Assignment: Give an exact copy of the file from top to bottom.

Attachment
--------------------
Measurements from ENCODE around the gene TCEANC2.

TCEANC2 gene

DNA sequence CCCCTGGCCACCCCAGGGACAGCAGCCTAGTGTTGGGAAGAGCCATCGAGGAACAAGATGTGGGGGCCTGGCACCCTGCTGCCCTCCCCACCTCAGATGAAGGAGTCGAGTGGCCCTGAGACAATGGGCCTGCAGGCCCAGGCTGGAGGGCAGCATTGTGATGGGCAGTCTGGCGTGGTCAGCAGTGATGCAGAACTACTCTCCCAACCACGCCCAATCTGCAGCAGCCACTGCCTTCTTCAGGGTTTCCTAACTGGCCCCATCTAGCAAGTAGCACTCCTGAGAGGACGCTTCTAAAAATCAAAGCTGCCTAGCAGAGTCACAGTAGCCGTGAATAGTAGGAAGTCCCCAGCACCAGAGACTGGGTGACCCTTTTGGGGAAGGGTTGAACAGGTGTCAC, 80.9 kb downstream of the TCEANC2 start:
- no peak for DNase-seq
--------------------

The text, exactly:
Measurements from ENCODE around the gene TCEANC2.

TCEANC2 gene

DNA sequence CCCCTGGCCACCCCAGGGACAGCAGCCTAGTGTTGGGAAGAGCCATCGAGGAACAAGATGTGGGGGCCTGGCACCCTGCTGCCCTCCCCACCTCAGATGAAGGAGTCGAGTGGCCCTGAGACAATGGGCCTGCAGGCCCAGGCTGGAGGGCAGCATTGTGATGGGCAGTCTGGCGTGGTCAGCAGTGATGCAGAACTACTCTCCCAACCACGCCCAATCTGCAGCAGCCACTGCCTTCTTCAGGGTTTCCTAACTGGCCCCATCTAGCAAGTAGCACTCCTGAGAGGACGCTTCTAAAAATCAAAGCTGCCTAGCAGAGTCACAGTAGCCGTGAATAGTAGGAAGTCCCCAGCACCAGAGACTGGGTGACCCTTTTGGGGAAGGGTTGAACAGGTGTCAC, 80.9 kb downstream of the TCEANC2 start:
- no peak for DNase-seq